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AUG 4 2010

Potash Expansions Moving Forward

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Clark Bailey (left) relies on the services of Calvin Jaman (middle) and Alton Berry (right), contract coordinators with global engineer and project management company AMEC.

Clark Bailey (left) relies on the services of Calvin Jaman (middle) and Alton Berry (right), contract coordinators with global engineer and project management company AMEC.

PotashCorp’s ongoing potash facility expansion projects (project management) could be compared to a game of chess. Making one move requires thinking a number of moves ahead and may determine what needs to be done next.

Meet Clark Bailey, the company’s master chess player.

As Senior Vice President of Projects and Technical Services for PotashCorp, Bailey oversees all four of the company’s potash expansion projects: a debottleneck/expansion at Cory, an expansion at Allan, a larger replacement mine and expanded mill at New Brunswick, and a mine and mill expansion at Rocanville.

The Cory project, where construction is scheduled for completion later this year, is 83 percent finished. Once fully ramped up, the facility’s annual operational capability will be increased from 800,000 tonnes to almost 3 million tonnes.

“We have 700,000 hours of construction work left on the project,” said Bailey, who is confident the project will be completed on schedule. “We are already reducing the number of people on site from a high of nearly 1,400 down to approximately 1,200, and they are working to meet the 2010 deadline.”

To ensure the Cory project stays on schedule, a lot of key people are involved. Bailey, who works with them, oversees the plan, which is explained below:

  • An extended shutdown period this summer for the conversion of the headframe is well underway, which is the structure over the mineshafts. The goal is to have the mineshafts in production again in October.
  • Upgrading the existing white potash mill, constructing a new red mill, new rail loading and product storage.
  • Preparing five new underground mining machines and conveyances.

The three other potash projects are also moving along well, according to Bailey.

The Allan debottlenecking project is expected to raise its operational capability to almost 3 million tonnes per year. Construction on the Allan project will include these steps:

  • Expansion of the mill, which will be completed in sections and expected to be finished in 2012. The mill will receive various pieces of new equipment.
  • Construction of a new headframe, which has been designed, the foundation for it already completed, and steel erection began.
  • Design of a new substation, with parts of it fabricated off site to meet an installation deadline beginning later this year.
  • Construction of a new mine/dry building began this spring so that by the winter, interior construction can begin.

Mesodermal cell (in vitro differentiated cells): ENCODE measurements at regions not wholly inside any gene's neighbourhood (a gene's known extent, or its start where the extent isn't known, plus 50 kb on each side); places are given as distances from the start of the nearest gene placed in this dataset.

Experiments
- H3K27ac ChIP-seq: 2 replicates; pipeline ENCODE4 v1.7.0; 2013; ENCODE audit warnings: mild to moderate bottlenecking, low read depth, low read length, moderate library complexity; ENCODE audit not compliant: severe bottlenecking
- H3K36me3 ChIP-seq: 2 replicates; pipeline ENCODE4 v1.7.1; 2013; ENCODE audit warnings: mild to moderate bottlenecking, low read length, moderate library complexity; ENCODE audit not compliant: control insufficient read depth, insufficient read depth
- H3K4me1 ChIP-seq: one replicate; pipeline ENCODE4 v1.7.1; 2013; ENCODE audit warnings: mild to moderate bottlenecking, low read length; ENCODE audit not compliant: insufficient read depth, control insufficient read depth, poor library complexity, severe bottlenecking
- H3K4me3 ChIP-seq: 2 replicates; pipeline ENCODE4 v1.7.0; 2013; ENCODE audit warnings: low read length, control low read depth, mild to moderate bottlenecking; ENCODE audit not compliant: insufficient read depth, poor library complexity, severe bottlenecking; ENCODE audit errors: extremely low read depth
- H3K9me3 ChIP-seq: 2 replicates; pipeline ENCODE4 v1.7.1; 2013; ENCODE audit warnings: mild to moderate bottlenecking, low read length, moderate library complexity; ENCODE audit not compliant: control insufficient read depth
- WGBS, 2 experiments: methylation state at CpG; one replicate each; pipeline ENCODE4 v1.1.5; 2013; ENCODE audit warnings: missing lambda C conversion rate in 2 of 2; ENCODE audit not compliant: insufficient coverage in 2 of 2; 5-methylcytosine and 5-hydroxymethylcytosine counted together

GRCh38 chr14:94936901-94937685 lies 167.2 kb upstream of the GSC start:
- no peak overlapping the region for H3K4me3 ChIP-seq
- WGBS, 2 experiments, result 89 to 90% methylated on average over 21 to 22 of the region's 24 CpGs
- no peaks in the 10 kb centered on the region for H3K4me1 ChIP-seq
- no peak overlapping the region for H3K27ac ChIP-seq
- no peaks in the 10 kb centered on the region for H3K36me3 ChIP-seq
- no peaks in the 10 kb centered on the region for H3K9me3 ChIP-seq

The New Brunswick project, which consists of building a new 2 million tonne mine and expanding the mill in Sussex, NB, is divided into several parts:

  • Installation of a new brine pipeline to take the brine from the plant in Sussex to Cassidy Lake, from where the brine continues to the Bay of Fundy.
  • New transformers and major sub-station are now complete and energized.
  • Construction of a new compaction building at the existing Penobsquis plant.
  • Construction of the Picadilly wet mill and salt storage, which are expected to be finished in 2012.
  • Construction of two new headframes, which were both erected last fall.
  • Sinking two new mine shafts from the surface to approximately 1,000 meters underground. Work on both shafts is under way.   With the service shaft already excavated to 253 meters below the "collar" or bottom of the headframe.

At Rocanville, the total project is expected to add 2.7 million tonnes, raising the facility’s annual operational capability to 5.7 million tonnes.

The project is divided into two large parts — Rocanville West, the existing location, and Scissors Creek, the new mine shaft location. The Rocanville West portion includes changes to existing support buildings and construction of a new mill, new substation, dry building, rail loadout and a 500,000-tonne product storage facility.

At the new mill, piles are near completion.  Foundations are being installed with steel to begin later in 2010.  The new product storage building has steel being erected.

Construction at the Scissors Creek location includes a new mineshaft, a new headframe and an office/dry building.

Scissors Creek has the headframe up with steel installed that is needed to begin shaft sinking.  The "Freeze" plants have been operational since April and "Pre-Sink" excavation of the actual shaft began in June.

Once fully ramped-up by 2015 these projects, along with our previously completed expansions are expected to bring PotashCorp’s operational capability to 17.1 million tonnes at a total cost of more than CDN $7 billion.

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